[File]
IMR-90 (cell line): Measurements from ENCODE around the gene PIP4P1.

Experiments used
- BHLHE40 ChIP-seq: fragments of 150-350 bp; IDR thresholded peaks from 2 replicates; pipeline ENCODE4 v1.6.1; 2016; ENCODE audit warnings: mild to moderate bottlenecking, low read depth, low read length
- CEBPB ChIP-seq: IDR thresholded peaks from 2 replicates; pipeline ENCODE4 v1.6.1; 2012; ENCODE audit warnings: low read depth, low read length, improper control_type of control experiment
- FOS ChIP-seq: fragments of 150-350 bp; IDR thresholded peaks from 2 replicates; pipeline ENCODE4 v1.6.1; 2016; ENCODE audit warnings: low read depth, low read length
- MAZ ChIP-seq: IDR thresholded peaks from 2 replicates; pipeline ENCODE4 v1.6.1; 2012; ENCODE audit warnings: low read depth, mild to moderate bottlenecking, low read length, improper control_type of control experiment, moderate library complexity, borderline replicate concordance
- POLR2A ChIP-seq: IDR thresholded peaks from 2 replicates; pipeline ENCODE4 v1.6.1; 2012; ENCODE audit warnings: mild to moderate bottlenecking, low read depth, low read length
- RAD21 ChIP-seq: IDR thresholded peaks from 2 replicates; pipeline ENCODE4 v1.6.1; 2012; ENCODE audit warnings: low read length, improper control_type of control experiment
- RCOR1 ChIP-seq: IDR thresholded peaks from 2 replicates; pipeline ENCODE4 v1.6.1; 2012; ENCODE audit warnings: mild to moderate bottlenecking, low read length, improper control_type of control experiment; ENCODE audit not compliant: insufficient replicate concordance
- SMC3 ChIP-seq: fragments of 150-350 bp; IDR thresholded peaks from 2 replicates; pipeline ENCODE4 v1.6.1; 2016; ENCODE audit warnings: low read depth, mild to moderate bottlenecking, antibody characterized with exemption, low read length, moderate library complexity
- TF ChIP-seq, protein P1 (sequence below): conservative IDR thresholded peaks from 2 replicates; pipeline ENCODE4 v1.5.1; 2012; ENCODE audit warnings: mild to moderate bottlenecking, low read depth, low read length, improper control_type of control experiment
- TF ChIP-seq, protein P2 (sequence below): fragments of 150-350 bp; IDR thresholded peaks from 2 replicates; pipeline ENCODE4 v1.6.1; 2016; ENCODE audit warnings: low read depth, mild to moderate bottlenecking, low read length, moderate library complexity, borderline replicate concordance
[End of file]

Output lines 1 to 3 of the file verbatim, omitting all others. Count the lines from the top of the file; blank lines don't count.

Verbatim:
IMR-90 (cell line): Measurements from ENCODE around the gene PIP4P1.

Experiments used
- BHLHE40 ChIP-seq: fragments of 150-350 bp; IDR thresholded peaks from 2 replicates; pipeline ENCODE4 v1.6.1; 2016; ENCODE audit warnings: mild to moderate bottlenecking, low read depth, low read length